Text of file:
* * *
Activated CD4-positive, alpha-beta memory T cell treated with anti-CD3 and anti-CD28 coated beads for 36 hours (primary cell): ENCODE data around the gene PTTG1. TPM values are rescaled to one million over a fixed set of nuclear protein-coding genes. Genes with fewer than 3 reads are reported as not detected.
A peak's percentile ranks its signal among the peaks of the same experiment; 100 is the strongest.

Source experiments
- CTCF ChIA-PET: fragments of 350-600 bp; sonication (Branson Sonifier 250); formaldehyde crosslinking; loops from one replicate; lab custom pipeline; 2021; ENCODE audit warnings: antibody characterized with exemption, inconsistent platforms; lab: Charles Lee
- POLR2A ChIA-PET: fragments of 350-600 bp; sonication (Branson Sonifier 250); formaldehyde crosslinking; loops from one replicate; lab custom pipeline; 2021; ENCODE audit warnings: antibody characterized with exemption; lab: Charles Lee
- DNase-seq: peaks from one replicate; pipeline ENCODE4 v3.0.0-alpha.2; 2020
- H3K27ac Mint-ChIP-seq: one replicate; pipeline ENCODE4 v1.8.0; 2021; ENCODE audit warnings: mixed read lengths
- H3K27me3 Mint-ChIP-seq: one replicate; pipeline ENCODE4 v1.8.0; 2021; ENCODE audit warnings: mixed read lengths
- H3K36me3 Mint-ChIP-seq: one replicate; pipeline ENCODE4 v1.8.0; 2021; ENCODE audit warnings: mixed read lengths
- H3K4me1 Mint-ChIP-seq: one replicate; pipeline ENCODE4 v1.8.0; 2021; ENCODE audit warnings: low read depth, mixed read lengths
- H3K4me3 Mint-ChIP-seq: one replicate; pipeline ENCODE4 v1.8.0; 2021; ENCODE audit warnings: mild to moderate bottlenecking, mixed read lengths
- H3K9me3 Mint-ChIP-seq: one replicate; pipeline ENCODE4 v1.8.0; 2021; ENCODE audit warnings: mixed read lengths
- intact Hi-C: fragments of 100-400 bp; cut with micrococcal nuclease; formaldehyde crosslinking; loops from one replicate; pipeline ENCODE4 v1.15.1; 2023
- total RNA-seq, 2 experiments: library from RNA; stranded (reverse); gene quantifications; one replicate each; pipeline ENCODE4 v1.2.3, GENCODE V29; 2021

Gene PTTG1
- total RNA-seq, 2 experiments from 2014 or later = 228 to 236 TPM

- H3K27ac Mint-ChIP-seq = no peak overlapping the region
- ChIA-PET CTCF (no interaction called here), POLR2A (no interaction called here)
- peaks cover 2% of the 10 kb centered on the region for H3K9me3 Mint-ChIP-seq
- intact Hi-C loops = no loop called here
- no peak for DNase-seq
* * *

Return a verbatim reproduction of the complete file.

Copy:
Activated CD4-positive, alpha-beta memory T cell treated with anti-CD3 and anti-CD28 coated beads for 36 hours (primary cell): ENCODE data around the gene PTTG1. TPM values are rescaled to one million over a fixed set of nuclear protein-coding genes. Genes with fewer than 3 reads are reported as not detected.
A peak's percentile ranks its signal among the peaks of the same experiment; 100 is the strongest.

Source experiments
- CTCF ChIA-PET: fragments of 350-600 bp; sonication (Branson Sonifier 250); formaldehyde crosslinking; loops from one replicate; lab custom pipeline; 2021; ENCODE audit warnings: antibody characterized with exemption, inconsistent platforms; lab: Charles Lee
- POLR2A ChIA-PET: fragments of 350-600 bp; sonication (Branson Sonifier 250); formaldehyde crosslinking; loops from one replicate; lab custom pipeline; 2021; ENCODE audit warnings: antibody characterized with exemption; lab: Charles Lee
- DNase-seq: peaks from one replicate; pipeline ENCODE4 v3.0.0-alpha.2; 2020
- H3K27ac Mint-ChIP-seq: one replicate; pipeline ENCODE4 v1.8.0; 2021; ENCODE audit warnings: mixed read lengths
- H3K27me3 Mint-ChIP-seq: one replicate; pipeline ENCODE4 v1.8.0; 2021; ENCODE audit warnings: mixed read lengths
- H3K36me3 Mint-ChIP-seq: one replicate; pipeline ENCODE4 v1.8.0; 2021; ENCODE audit warnings: mixed read lengths
- H3K4me1 Mint-ChIP-seq: one replicate; pipeline ENCODE4 v1.8.0; 2021; ENCODE audit warnings: low read depth, mixed read lengths
- H3K4me3 Mint-ChIP-seq: one replicate; pipeline ENCODE4 v1.8.0; 2021; ENCODE audit warnings: mild to moderate bottlenecking, mixed read lengths
- H3K9me3 Mint-ChIP-seq: one replicate; pipeline ENCODE4 v1.8.0; 2021; ENCODE audit warnings: mixed read lengths
- intact Hi-C: fragments of 100-400 bp; cut with micrococcal nuclease; formaldehyde crosslinking; loops from one replicate; pipeline ENCODE4 v1.15.1; 2023
- total RNA-seq, 2 experiments: library from RNA; stranded (reverse); gene quantifications; one replicate each; pipeline ENCODE4 v1.2.3, GENCODE V29; 2021

Gene PTTG1
- total RNA-seq, 2 experiments from 2014 or later = 228 to 236 TPM

- H3K27ac Mint-ChIP-seq = no peak overlapping the region
- ChIA-PET CTCF (no interaction called here), POLR2A (no interaction called here)
- peaks cover 2% of the 10 kb centered on the region for H3K9me3 Mint-ChIP-seq
- intact Hi-C loops = no loop called here
- no peak for DNase-seq